Canadian study reveals surprising ways trees affect wind

A study by the University of British Columbia has found that even a single urban tree can help moderate wind speeds and decrease heating costs.

Researchers used remote-sensing laser technology to create a detailed computer model of a Vancouver neighbourhood down to every tree, plant and building.

Computer simulations were then used to determine how no trees, bare trees and trees in leaf affected airflow and heat patterns around individual streets and houses.

Marco Giometto, the author of the paper, said: "We found that removing all trees can increase wind speed by a factor of two, which would make a noticeable difference to someone walking down the street. For example, a 15 km/h wind is pleasant, whereas walking in 30 km/h wind is more challenging."

"Wind pressure is responsible for as much as a third of a building’s energy consumption. Using our model, we found that removing all the trees around buildings drove up the building’s energy consumption by as much as 10% in winter and 15% in summer."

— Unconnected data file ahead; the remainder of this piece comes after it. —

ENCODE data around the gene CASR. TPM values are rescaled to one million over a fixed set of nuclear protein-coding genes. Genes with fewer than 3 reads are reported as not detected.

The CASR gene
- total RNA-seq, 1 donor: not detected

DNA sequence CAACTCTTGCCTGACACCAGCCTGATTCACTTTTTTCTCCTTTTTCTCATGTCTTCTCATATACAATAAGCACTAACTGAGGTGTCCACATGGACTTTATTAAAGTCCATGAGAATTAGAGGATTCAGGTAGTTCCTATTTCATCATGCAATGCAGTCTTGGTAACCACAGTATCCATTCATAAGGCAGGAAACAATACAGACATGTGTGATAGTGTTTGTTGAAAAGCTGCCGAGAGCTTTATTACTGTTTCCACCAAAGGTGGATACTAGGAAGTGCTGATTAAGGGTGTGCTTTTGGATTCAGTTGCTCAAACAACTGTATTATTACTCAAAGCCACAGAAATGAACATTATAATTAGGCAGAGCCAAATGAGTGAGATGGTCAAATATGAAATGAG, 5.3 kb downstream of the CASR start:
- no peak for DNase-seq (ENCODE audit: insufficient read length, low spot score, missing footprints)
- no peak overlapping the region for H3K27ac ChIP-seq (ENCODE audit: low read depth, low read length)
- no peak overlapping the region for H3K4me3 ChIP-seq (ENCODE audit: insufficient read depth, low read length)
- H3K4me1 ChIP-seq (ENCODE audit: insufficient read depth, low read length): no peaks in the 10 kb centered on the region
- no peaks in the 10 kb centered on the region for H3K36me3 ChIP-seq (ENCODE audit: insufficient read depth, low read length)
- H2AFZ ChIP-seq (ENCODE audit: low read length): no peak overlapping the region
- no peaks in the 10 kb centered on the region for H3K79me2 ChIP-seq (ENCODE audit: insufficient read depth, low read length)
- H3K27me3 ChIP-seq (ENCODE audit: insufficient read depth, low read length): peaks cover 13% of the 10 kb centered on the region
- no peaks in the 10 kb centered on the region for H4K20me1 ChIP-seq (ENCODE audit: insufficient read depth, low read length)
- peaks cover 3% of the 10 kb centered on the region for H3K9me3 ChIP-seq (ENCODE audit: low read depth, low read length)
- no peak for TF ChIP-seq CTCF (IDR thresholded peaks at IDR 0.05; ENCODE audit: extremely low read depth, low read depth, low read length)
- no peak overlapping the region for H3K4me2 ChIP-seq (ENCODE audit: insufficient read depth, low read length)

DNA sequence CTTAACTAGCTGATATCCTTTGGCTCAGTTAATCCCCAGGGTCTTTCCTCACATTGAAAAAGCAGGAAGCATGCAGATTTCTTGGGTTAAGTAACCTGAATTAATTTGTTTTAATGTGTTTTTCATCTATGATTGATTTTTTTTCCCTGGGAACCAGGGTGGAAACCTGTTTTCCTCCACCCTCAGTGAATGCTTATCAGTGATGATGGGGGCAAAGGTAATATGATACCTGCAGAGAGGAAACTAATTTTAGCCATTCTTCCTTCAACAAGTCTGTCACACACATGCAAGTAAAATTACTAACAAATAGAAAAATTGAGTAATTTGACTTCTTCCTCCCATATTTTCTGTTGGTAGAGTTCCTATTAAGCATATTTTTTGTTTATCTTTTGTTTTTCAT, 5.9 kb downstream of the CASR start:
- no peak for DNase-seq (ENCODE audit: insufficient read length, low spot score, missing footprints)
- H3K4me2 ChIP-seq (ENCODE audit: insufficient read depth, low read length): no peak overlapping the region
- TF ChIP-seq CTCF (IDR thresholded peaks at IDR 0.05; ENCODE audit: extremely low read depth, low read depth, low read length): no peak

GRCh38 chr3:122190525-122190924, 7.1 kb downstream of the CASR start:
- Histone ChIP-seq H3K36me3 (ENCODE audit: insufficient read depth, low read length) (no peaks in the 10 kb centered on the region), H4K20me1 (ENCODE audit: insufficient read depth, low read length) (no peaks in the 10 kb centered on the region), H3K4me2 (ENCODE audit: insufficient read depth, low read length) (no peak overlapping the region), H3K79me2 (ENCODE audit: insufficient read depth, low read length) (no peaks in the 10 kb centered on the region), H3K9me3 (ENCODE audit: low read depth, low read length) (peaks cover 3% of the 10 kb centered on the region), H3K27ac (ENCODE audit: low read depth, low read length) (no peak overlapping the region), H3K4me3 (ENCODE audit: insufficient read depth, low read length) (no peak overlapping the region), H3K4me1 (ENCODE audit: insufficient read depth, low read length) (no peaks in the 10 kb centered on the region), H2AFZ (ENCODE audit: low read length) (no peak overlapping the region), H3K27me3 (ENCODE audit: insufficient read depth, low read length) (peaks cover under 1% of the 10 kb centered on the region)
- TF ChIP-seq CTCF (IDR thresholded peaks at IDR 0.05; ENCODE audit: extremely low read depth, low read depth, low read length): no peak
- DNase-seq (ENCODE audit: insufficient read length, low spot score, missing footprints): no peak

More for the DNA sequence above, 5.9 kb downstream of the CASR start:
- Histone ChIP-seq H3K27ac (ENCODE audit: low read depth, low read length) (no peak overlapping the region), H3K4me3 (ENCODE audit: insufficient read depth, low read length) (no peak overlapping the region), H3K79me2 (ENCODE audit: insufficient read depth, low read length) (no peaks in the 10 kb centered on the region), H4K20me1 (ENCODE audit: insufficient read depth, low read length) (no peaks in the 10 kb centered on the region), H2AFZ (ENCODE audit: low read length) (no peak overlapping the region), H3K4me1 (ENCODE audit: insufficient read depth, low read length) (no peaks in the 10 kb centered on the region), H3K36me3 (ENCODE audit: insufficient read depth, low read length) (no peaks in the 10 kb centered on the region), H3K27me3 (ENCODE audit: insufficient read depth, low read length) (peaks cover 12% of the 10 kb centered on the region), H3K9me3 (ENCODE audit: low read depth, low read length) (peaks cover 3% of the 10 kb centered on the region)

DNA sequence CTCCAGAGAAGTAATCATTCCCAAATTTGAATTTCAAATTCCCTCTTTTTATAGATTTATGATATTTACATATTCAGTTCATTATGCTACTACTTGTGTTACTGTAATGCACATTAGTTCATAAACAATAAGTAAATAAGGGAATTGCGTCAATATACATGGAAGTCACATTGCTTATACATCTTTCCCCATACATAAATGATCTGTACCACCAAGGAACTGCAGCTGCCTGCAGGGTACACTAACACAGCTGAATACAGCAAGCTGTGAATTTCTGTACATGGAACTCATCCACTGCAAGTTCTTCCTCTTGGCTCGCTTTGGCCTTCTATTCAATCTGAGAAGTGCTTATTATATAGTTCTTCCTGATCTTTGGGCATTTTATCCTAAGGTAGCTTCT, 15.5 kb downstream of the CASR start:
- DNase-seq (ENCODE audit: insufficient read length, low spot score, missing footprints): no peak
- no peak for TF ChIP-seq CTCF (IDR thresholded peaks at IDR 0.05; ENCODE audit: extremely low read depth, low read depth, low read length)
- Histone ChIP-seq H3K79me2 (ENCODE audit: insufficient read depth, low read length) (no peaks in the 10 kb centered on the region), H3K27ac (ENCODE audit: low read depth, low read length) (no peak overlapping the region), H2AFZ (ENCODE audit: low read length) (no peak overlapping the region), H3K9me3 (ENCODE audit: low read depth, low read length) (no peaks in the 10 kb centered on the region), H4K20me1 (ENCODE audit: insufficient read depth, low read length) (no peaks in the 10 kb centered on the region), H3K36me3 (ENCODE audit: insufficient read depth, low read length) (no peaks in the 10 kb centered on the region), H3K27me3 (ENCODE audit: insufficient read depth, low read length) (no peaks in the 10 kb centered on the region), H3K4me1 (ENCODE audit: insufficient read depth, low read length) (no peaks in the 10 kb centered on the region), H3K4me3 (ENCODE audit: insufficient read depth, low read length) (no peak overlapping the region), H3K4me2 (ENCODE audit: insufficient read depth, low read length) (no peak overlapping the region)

Marc Parlange, professor of civil engineering at UBC, said: "Even bare branches play a role. Deciduous trees, which shed their leaves every year, reduce pressure loading on buildings throughout the year – it’s not only evergreens that are important in the city."

Andreas Christen, UBC geography professor, said: "Information from such models can improve weather forecasts in order to predict the effects of a storm on a building and pedestrian level.

"It could also help city planners in designing buildings, streets, and city blocks to maximize people’s comfort and limit wind speed to reduce energy loss."

The paper, called "Effects of trees on mean wind, turbulence and momentum exchange within and above a real urban environment" was published in Advances in Water Resources.

Images courtesy of the University of British Columbia

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